Our eateries are open for brunch! Book your table now!

Back to Our Journal


It is people and communities that regenerate a new area and that the best developers and developments are those which lead with a people focus.

Words by: Michael Dibley

Michael Dibley of Dibley Property is a London based Property Agent who sports Japanese selvedge denim, Red Wings Iron Rangers and thankfully we have never seen him in a tie or taking an important call on his ‘mobile’. With a genuine love for people, hospitality, community and years of experience in the Property Industry working on both the LandLord and Tenant sides of the deal, in 2016 Mike decided it was time to set out on his own and establish Dibley Property. He works with a core group of valued, interesting and diverse clients, providing specifically tailored expert advice. Working with clients from Gap to Tom Dixon to Ozone Coffee Roasters, Mike believes that it is people and communities that regenerate a new area and that the best developers and developments are those which lead with a people focus. Here he discusses how independent hospitality operators work best alongside landlords to drive regeneration of an urban area, and what to look out for when researching a site or area and considering a new lease.


Organic regeneration of urban areas often starts with creative people moving into redundant buildings and creating a new and vibrant community. Artists are often the first to find these areas and establish themselves, followed by galleries, hipsters, designers, coffee shops, pop-up bars and restaurants and eventually, property speculators and developers! Typically, the property in these areas is rarely in single ownership so there is no opportunity for big developers or landlords to exert ultimate control.

However, in big cities, much of the redevelopment is not so natural and organic. London for example, is dominated by large landed estates such as The Crown, Grosvenor, and Cadogan who compete with property companies like Capital & Counties in Covent Garden and Shaftesbury whose estates include Carnaby, Seven Dials and Berwick Street. Other large areas of land are often controlled by local authorities, city councils and railways. As a result, the regeneration of areas of such control can sometimes feel forced or fake – this is where the role of the independent hospitality operator can be vital to a development’s success and credibility.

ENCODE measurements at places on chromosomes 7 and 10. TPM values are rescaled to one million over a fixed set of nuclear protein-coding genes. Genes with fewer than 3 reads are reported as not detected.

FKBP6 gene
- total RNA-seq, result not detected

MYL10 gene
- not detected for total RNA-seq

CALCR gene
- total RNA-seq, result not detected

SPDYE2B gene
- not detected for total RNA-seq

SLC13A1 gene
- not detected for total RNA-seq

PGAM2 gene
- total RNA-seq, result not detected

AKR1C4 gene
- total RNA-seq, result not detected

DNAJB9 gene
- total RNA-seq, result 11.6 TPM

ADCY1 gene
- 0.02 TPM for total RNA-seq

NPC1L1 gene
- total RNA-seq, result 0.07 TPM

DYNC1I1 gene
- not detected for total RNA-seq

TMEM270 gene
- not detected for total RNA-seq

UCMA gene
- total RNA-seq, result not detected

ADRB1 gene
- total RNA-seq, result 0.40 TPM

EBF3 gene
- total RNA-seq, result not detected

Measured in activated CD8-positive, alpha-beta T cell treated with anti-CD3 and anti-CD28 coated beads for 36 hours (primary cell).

If an urban area undergoes this kind of strategic landlord regeneration, it is usually an area which is run-down, forgotten, abandoned or at worst, has become a no-go area. Humanising these areas means creating an environment people want to visit and more importantly stay, dwell-in, enjoy and value. Whether it is a large scale urban area or a single building, the best examples of regeneration include good public spaces, promote accessibility, celebrate the heritage and architecture, and show commitment to long-term success.

This is now commonly referred to as ‘place-making’ and it is generally accepted that a vibrant and wide mix of uses is essential. Hospitality is one of the most important uses and often is essential to successful regeneration – providing animation to public spaces, creating an early destination and an amenity to the long-term community whether it be residents and/or workers as well as visitors.

Independent hospitality operators provide a point of difference and a reason to visit an area or development. This can be before, during the regeneration or once the development is completed. Therefore, whether the operator is a street-food stall, a start-up business or a well-established local indie or say a named chef, each has a role to play in the regeneration of that area.

Developments may offer businesses short-term opportunities during the processes of site assembly including obtaining vacant possession and planning permission which can often take many years. These opportunities range from pop-up bar/restaurants to street-food markets. This can lead to semi-permanent business opportunities for the hospitality sector. A successful operation that becomes part of the fabric of an estate or urban area may even give the developer the comfort to take more time before implementing their permanent plans.

Successful regeneration of an urban area often starts with public spaces and making these immediately and continually accessible during the construction process. The best way to activate public spaces is with hospitality whether it be a coffee cart, temporary theatre or markets and street-food.